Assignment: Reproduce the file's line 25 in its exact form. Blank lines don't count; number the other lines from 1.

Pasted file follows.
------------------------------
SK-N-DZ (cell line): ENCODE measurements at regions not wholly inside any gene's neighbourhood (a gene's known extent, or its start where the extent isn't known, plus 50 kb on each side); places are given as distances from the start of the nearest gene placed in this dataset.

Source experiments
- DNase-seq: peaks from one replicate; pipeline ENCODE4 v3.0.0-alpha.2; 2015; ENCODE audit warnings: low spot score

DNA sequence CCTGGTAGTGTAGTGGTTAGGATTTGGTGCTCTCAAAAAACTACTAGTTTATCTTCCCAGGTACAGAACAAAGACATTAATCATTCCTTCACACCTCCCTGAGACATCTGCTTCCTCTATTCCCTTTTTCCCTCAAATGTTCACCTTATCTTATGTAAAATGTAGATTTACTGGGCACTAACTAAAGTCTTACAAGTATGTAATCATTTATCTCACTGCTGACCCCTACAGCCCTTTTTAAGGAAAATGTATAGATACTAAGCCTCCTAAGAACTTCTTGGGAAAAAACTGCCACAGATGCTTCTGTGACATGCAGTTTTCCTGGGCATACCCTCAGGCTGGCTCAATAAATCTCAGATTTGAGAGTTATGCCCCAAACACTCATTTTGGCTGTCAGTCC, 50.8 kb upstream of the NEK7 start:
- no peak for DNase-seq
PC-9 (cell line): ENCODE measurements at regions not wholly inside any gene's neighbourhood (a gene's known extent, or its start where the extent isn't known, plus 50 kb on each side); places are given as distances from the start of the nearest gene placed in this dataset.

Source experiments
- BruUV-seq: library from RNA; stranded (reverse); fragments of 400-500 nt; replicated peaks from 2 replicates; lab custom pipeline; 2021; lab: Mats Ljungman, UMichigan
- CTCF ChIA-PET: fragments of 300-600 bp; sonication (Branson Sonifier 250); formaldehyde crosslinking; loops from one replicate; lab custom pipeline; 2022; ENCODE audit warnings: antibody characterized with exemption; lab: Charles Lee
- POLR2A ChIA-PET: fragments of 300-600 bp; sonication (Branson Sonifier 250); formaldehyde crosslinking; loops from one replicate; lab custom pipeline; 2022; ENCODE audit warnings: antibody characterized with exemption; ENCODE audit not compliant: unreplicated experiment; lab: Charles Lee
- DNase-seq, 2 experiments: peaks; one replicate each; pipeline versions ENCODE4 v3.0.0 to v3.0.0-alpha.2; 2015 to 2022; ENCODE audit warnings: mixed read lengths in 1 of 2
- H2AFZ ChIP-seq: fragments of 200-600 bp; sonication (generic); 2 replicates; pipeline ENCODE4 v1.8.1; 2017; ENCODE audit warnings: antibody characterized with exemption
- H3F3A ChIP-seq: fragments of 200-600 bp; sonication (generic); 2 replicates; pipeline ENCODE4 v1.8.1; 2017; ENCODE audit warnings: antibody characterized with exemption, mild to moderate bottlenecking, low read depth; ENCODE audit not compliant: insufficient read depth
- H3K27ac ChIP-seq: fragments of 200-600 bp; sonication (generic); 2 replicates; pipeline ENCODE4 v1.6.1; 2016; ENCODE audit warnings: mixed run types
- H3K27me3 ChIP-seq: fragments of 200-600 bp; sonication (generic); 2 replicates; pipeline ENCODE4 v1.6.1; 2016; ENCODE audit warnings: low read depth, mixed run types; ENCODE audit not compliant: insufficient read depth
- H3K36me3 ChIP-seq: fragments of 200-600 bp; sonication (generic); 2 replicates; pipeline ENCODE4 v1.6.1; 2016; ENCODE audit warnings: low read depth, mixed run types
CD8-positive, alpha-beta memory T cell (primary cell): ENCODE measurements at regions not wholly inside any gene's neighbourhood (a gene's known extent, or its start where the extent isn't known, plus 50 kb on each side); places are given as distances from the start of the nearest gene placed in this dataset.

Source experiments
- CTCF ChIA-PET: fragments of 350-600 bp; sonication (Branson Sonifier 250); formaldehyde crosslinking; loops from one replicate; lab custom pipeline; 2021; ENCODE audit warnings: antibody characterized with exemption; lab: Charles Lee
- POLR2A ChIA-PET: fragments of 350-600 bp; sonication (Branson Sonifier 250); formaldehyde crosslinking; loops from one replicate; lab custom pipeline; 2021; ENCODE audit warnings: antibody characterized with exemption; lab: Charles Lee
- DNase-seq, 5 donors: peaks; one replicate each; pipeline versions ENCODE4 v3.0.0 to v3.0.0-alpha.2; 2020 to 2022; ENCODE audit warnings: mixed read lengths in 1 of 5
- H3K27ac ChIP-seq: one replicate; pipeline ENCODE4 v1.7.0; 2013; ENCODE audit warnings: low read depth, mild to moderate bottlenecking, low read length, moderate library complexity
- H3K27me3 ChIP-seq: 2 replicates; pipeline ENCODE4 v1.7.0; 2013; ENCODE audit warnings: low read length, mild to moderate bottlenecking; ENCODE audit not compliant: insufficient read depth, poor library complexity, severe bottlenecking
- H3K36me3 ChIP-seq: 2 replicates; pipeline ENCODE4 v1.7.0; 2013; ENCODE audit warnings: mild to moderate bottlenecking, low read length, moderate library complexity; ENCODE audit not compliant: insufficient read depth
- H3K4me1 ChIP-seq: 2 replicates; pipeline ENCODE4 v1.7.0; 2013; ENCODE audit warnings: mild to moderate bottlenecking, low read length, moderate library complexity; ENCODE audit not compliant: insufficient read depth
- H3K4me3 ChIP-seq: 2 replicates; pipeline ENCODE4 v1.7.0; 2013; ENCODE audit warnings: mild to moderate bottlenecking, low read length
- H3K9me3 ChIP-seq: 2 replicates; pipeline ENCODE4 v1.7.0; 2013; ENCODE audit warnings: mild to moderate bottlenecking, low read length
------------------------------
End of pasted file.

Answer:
- H3K4me1 ChIP-seq: 2 replicates; pipeline ENCODE4 v1.7.0; 2013; ENCODE audit warnings: mild to moderate bottlenecking, low read length, moderate library complexity; ENCODE audit not compliant: insufficient read depth